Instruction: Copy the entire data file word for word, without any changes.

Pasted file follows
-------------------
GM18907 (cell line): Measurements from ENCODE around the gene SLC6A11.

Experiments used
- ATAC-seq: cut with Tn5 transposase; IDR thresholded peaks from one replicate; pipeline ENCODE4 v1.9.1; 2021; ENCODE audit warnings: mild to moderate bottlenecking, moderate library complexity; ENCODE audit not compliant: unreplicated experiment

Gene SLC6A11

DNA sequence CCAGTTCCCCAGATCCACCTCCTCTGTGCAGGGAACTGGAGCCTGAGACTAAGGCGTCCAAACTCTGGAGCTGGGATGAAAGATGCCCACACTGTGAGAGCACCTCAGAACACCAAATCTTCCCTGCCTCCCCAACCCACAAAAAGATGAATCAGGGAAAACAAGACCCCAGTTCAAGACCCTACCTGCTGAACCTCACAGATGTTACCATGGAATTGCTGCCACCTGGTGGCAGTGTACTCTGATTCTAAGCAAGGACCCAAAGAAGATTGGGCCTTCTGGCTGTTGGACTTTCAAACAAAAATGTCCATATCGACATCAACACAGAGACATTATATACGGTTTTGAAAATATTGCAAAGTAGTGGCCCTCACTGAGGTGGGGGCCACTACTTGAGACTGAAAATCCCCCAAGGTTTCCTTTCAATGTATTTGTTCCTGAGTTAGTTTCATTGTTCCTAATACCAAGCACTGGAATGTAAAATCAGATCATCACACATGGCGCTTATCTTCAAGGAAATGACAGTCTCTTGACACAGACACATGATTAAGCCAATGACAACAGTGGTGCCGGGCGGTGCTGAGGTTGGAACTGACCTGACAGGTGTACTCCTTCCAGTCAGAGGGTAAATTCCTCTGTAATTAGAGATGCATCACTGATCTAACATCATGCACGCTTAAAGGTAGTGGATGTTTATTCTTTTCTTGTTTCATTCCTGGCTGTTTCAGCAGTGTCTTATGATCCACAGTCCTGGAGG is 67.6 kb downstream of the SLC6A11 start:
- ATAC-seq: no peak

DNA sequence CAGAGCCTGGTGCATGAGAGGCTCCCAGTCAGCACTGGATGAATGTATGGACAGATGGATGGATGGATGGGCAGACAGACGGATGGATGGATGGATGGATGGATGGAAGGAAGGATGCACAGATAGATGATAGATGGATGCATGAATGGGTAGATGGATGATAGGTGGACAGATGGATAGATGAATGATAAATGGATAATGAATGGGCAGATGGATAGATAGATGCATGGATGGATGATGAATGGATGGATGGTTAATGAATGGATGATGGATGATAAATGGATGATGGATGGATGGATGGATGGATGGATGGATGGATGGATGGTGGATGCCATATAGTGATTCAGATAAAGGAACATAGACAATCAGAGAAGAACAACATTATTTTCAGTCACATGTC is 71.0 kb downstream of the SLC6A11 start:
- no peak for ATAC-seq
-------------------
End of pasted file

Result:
GM18907 (cell line): Measurements from ENCODE around the gene SLC6A11.

Experiments used
- ATAC-seq: cut with Tn5 transposase; IDR thresholded peaks from one replicate; pipeline ENCODE4 v1.9.1; 2021; ENCODE audit warnings: mild to moderate bottlenecking, moderate library complexity; ENCODE audit not compliant: unreplicated experiment

Gene SLC6A11

DNA sequence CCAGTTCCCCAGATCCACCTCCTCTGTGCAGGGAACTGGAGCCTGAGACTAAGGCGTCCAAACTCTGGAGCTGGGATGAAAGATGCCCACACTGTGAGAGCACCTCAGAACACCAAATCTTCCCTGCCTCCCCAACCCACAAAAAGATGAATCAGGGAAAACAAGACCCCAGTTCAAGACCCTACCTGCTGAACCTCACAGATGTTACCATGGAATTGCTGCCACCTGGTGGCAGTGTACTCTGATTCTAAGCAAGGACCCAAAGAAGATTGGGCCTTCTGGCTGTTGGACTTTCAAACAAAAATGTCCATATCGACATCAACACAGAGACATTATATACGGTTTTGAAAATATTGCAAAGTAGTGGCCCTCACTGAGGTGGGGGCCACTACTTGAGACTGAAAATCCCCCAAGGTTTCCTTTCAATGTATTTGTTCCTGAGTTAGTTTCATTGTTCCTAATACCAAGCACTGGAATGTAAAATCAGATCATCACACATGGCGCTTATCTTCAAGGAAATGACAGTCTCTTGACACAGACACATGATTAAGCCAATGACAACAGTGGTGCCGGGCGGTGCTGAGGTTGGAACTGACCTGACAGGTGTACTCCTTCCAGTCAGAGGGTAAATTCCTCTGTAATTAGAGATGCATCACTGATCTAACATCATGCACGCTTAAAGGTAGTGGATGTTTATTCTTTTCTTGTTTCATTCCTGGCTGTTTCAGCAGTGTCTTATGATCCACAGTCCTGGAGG is 67.6 kb downstream of the SLC6A11 start:
- ATAC-seq: no peak

DNA sequence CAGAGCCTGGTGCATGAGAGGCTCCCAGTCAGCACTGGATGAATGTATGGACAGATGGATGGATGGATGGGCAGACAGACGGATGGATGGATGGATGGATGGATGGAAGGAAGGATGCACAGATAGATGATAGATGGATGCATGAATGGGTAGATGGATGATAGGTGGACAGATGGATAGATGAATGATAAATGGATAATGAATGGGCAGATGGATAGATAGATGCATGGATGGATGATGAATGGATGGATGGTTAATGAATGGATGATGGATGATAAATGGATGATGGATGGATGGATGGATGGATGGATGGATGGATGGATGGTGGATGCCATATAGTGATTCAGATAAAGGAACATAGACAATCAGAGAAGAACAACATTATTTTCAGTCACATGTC is 71.0 kb downstream of the SLC6A11 start:
- no peak for ATAC-seq